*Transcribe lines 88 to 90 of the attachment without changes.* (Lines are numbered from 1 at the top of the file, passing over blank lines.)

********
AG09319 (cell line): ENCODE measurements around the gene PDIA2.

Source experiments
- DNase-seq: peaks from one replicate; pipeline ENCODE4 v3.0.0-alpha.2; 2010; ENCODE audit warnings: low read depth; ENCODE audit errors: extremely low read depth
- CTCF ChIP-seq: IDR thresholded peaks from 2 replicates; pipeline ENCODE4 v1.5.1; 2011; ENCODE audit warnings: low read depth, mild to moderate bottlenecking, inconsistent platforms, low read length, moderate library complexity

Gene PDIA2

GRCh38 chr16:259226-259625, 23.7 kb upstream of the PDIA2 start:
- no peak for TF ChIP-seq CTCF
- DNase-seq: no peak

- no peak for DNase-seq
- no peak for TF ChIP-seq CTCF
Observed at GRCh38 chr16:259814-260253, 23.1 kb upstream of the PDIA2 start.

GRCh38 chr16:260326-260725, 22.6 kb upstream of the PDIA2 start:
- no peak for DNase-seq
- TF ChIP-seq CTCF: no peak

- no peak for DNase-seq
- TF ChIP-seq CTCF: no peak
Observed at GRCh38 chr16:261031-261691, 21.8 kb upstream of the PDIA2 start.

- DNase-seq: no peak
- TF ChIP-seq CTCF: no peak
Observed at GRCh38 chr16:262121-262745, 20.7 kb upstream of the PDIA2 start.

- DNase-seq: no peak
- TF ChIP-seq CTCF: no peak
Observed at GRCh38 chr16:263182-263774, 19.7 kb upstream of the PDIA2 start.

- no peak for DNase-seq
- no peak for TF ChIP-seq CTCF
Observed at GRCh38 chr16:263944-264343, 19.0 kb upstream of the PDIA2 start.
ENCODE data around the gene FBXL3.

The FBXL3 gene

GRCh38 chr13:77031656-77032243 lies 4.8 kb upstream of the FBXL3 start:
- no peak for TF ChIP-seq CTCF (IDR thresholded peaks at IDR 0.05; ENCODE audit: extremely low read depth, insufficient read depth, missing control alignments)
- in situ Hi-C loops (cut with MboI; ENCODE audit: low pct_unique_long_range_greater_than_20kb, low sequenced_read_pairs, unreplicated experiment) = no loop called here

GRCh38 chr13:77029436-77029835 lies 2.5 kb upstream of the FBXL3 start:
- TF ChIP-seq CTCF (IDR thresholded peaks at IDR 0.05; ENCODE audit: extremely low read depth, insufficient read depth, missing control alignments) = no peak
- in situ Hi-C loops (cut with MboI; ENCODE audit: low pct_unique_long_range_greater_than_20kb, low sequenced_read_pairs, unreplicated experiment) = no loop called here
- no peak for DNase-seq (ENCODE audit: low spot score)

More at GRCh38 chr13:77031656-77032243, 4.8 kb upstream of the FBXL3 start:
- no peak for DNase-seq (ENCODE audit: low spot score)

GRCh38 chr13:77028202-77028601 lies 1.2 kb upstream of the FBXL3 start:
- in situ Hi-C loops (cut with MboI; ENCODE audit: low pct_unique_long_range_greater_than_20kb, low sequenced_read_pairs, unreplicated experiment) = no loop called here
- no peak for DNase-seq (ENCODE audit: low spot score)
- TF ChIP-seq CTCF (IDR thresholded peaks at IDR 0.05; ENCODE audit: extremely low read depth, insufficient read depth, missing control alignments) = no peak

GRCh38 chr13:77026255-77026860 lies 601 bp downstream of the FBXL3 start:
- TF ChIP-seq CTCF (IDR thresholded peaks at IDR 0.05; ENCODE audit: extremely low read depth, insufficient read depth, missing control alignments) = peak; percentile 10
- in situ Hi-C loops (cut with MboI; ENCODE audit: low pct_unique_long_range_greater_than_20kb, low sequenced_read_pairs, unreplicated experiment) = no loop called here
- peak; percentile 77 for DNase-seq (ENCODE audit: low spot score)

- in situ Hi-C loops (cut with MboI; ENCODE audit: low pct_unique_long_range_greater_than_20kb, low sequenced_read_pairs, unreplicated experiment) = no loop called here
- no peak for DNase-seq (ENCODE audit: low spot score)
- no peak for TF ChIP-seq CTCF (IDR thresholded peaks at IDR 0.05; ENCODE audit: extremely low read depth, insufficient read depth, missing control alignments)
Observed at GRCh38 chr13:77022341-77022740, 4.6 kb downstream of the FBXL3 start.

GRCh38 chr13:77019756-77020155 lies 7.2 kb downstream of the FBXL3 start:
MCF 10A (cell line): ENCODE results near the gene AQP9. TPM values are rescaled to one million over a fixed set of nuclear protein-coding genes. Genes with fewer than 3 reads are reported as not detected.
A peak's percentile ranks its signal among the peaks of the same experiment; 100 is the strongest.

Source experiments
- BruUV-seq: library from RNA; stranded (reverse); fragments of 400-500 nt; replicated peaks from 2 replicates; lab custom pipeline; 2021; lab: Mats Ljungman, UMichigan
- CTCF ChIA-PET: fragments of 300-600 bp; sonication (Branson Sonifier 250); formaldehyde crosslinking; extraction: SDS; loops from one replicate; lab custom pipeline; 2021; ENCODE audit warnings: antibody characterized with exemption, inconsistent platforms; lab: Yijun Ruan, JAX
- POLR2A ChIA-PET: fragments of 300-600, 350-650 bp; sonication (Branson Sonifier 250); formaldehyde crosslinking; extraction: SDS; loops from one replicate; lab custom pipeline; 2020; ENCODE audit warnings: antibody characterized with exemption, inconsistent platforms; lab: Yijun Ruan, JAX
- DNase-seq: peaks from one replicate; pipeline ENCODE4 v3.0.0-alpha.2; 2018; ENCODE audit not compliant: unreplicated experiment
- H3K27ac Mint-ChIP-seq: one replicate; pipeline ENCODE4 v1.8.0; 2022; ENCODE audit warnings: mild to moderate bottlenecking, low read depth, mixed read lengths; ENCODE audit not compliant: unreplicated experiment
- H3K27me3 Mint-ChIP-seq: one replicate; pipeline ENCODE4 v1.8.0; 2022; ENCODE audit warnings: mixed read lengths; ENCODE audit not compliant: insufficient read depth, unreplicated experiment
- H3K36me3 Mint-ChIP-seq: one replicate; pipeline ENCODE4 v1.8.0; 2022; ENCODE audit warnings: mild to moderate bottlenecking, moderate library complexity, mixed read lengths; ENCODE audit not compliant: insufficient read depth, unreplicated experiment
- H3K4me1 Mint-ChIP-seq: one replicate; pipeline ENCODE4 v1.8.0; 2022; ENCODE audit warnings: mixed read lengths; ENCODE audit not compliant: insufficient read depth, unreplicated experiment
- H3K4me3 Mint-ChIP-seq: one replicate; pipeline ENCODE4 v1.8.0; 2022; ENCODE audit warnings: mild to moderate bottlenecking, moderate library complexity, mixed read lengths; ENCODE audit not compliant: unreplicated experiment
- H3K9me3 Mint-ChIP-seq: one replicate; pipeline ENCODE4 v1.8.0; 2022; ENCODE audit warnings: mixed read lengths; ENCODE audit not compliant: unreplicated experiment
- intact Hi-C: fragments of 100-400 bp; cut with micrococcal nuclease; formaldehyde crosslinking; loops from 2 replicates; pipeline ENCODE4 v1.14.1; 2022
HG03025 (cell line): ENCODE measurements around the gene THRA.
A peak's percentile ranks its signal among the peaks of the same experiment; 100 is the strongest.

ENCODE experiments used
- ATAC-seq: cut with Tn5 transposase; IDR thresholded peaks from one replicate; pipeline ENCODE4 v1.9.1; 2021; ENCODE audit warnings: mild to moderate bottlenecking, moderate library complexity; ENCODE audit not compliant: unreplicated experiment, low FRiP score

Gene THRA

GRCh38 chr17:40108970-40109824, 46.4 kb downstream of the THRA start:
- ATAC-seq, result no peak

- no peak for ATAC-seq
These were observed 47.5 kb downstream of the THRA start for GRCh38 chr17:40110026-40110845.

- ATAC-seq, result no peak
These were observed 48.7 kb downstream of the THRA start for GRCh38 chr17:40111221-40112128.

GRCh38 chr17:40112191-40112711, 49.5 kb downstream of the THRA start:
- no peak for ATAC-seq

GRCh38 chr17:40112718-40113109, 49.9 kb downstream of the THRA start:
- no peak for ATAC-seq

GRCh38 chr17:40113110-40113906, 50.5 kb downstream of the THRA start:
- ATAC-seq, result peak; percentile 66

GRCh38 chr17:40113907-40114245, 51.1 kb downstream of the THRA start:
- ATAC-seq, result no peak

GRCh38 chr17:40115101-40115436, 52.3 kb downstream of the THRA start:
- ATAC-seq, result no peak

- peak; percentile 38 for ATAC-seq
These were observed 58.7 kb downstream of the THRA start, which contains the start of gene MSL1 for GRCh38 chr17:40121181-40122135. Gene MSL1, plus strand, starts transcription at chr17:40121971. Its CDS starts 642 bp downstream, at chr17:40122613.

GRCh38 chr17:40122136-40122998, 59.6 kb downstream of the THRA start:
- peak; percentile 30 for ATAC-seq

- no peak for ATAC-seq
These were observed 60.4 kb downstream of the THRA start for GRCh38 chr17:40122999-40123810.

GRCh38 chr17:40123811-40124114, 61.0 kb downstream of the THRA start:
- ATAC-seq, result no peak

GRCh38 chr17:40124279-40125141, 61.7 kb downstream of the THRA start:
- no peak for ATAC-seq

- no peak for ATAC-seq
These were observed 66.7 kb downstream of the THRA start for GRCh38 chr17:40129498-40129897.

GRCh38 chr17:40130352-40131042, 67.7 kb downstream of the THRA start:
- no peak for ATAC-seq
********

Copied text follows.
GRCh38 chr17:40122136-40122998, 59.6 kb downstream of the THRA start:
- peak; percentile 30 for ATAC-seq

- no peak for ATAC-seq